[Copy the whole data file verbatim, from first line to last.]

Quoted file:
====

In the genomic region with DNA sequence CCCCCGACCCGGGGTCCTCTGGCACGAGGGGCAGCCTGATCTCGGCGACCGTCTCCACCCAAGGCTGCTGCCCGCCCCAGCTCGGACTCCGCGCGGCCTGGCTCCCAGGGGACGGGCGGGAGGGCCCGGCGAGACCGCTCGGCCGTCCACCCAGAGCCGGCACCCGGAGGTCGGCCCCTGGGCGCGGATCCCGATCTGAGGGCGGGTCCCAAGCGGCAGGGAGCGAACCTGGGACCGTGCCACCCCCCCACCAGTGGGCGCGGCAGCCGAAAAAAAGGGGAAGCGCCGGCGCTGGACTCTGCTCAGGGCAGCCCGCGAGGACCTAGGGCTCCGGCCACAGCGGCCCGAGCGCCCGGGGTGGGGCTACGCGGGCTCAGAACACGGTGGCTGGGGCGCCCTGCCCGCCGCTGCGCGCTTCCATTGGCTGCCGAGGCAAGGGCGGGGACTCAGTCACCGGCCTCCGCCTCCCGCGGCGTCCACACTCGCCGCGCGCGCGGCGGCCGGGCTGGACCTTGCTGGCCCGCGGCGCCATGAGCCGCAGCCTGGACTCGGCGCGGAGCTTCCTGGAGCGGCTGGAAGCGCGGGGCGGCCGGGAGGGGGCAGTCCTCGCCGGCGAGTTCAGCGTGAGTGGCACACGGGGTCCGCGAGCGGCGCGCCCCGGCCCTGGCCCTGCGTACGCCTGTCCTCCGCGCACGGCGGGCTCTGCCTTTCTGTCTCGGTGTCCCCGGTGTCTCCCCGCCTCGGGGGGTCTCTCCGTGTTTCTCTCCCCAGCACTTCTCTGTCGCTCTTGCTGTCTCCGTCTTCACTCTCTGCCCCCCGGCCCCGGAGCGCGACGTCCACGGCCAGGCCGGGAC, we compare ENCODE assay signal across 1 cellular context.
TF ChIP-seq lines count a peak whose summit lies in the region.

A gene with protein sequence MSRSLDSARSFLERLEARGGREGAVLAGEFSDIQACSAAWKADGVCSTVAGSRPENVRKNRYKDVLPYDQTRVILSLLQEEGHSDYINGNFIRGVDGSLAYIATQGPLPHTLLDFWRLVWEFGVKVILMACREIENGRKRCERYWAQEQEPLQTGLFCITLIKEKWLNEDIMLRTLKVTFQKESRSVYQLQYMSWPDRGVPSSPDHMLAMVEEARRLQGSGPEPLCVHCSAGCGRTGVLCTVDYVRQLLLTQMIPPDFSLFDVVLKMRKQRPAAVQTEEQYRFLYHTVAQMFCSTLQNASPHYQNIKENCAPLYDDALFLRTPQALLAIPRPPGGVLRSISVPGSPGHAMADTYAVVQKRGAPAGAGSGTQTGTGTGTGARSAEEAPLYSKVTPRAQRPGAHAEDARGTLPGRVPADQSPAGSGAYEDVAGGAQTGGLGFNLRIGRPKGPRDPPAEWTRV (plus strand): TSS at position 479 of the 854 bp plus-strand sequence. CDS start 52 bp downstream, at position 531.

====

In the genomic region with DNA sequence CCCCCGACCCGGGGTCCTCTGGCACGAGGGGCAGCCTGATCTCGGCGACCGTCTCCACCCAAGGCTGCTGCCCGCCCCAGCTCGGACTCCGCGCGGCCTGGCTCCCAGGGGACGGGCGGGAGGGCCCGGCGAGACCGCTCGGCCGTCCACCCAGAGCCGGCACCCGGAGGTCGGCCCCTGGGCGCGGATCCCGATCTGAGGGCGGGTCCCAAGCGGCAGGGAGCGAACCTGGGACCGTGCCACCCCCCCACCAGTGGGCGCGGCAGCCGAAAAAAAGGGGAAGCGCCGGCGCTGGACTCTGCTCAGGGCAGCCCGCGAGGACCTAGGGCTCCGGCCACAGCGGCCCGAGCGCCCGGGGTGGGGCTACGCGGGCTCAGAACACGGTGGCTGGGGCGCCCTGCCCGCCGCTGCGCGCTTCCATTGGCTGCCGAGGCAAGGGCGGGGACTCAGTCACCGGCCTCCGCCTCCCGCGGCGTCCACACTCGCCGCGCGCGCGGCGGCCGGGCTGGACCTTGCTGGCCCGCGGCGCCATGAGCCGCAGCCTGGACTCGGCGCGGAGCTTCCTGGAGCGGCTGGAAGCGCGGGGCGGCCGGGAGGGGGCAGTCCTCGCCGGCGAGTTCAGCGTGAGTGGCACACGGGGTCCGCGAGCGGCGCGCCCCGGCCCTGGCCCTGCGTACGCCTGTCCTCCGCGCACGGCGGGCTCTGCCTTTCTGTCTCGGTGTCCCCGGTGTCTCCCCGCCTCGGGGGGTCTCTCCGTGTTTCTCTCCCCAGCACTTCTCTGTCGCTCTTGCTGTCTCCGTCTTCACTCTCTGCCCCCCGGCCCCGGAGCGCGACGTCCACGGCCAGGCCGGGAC, we compare ENCODE assay signal across 1 cellular context.
TF ChIP-seq lines count a peak whose summit lies in the region.

A gene with protein sequence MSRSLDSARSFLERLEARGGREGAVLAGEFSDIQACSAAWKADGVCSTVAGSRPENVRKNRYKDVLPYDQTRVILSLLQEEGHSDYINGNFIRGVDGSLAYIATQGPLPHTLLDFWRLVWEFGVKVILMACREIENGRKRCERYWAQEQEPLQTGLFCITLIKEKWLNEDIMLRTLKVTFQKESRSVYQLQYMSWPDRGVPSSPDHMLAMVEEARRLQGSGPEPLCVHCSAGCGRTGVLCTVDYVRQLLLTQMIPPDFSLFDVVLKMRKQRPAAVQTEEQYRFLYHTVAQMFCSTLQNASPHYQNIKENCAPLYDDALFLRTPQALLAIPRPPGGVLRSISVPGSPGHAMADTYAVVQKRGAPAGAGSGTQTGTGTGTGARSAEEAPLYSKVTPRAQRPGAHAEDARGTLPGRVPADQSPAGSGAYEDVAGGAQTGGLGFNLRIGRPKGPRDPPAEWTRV (plus strand): TSS at position 479 of the 854 bp plus-strand sequence. CDS start 52 bp downstream, at position 531.